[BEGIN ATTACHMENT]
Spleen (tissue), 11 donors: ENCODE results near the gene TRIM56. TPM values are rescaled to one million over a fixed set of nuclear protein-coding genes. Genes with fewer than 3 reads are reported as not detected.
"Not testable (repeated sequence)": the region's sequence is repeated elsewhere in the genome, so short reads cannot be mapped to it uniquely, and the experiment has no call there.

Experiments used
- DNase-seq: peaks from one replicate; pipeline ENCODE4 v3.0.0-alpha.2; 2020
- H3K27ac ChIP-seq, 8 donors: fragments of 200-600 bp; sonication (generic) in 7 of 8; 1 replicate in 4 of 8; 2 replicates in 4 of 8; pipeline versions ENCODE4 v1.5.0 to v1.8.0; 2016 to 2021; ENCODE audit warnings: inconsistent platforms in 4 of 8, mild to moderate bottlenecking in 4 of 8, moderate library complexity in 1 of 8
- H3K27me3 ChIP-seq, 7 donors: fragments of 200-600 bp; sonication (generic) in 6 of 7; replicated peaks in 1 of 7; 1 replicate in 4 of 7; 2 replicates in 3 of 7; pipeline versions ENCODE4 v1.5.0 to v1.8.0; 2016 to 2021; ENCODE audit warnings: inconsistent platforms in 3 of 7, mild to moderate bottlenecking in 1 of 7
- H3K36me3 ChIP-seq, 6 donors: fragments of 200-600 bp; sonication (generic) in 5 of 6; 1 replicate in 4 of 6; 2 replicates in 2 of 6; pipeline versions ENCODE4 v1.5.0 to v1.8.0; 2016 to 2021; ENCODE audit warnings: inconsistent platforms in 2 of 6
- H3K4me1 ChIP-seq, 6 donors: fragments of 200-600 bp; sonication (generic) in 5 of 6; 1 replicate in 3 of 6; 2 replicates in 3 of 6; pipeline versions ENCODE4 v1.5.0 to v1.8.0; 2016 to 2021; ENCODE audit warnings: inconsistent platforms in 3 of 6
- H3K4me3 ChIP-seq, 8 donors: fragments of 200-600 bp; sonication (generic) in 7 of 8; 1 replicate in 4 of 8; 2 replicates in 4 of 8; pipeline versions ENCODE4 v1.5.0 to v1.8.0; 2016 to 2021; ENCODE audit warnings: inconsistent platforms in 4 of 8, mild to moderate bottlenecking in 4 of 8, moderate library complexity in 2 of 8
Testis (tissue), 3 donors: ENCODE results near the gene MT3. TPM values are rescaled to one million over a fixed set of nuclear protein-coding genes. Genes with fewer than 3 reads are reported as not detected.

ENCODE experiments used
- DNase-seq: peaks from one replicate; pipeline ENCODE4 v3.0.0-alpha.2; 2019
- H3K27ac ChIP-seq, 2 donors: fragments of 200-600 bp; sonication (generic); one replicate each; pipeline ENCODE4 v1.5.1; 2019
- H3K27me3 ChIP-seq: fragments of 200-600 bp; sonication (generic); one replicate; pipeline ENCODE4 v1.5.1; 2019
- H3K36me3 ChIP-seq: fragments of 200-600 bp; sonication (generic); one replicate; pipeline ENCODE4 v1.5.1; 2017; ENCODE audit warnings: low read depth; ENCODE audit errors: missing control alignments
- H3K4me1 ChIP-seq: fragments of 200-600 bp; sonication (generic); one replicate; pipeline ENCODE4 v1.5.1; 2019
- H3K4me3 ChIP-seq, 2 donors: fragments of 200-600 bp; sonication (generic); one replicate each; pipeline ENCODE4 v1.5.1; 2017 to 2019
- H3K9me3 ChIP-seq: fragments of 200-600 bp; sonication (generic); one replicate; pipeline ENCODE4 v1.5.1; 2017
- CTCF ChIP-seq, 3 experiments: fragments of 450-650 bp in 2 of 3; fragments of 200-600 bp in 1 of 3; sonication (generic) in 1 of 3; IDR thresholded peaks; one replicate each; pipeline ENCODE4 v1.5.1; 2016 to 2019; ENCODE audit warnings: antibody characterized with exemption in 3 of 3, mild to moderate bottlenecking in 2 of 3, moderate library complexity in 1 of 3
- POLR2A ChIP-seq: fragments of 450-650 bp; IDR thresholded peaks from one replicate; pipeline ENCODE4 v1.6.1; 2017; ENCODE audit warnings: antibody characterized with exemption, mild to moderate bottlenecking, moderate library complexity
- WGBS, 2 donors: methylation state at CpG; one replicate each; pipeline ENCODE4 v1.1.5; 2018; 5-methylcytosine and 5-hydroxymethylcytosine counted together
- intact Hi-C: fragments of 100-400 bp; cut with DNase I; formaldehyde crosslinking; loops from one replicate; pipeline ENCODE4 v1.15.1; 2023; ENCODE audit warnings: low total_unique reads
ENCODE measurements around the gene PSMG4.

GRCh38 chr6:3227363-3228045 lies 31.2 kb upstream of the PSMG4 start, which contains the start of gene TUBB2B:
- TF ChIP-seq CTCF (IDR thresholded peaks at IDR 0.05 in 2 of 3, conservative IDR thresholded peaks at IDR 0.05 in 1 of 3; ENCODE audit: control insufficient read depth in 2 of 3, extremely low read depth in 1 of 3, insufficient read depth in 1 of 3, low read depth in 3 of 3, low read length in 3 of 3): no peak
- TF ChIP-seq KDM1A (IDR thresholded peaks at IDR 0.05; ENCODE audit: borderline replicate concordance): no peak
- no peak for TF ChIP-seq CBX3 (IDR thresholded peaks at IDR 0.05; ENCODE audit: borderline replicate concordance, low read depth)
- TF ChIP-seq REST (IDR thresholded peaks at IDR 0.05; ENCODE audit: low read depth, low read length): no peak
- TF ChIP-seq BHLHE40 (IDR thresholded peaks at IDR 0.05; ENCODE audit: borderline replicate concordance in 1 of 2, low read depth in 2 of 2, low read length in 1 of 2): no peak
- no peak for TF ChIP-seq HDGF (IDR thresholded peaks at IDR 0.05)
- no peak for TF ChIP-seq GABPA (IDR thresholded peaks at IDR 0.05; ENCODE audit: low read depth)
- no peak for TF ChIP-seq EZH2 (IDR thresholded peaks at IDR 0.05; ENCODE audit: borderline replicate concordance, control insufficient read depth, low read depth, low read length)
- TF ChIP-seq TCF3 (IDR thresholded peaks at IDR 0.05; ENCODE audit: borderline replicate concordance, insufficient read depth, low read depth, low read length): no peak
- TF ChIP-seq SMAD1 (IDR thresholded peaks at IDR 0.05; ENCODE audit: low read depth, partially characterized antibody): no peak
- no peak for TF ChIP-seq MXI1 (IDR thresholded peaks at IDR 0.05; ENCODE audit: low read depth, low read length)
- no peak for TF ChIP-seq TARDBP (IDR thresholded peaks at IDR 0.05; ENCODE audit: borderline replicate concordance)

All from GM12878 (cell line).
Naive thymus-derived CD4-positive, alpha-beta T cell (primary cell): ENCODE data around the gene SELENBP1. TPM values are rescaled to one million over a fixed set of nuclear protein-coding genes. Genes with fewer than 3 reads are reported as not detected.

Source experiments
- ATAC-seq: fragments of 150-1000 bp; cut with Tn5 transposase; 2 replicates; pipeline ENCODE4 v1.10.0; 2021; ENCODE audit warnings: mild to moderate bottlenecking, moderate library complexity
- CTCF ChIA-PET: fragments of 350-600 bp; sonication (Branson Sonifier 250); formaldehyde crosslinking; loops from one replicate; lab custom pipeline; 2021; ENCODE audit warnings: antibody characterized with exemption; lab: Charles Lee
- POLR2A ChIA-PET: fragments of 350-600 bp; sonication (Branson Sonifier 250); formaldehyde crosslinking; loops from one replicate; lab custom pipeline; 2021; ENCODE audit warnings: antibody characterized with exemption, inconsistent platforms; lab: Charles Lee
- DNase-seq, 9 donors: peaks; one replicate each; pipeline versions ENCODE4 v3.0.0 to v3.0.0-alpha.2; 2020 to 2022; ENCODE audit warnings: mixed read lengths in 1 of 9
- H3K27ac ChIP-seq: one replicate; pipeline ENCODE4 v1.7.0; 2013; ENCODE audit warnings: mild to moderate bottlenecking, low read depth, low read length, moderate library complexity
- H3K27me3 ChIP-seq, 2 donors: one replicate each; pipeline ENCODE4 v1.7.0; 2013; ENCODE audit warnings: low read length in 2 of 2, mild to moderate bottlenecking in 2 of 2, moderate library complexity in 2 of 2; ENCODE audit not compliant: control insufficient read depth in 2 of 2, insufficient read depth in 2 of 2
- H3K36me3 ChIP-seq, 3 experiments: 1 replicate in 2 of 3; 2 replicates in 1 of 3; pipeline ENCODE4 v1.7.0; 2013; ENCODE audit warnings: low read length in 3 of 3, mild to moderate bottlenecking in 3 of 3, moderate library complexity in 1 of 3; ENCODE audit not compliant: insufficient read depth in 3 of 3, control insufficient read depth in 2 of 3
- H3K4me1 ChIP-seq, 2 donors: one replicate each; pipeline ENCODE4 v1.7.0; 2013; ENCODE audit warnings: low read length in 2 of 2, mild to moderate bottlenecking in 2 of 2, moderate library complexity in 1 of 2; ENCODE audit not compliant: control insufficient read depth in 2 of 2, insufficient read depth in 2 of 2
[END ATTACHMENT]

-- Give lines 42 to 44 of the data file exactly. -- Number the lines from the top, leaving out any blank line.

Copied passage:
- POLR2A ChIA-PET: fragments of 350-600 bp; sonication (Branson Sonifier 250); formaldehyde crosslinking; loops from one replicate; lab custom pipeline; 2021; ENCODE audit warnings: antibody characterized with exemption, inconsistent platforms; lab: Charles Lee
- DNase-seq, 9 donors: peaks; one replicate each; pipeline versions ENCODE4 v3.0.0 to v3.0.0-alpha.2; 2020 to 2022; ENCODE audit warnings: mixed read lengths in 1 of 9
- H3K27ac ChIP-seq: one replicate; pipeline ENCODE4 v1.7.0; 2013; ENCODE audit warnings: mild to moderate bottlenecking, low read depth, low read length, moderate library complexity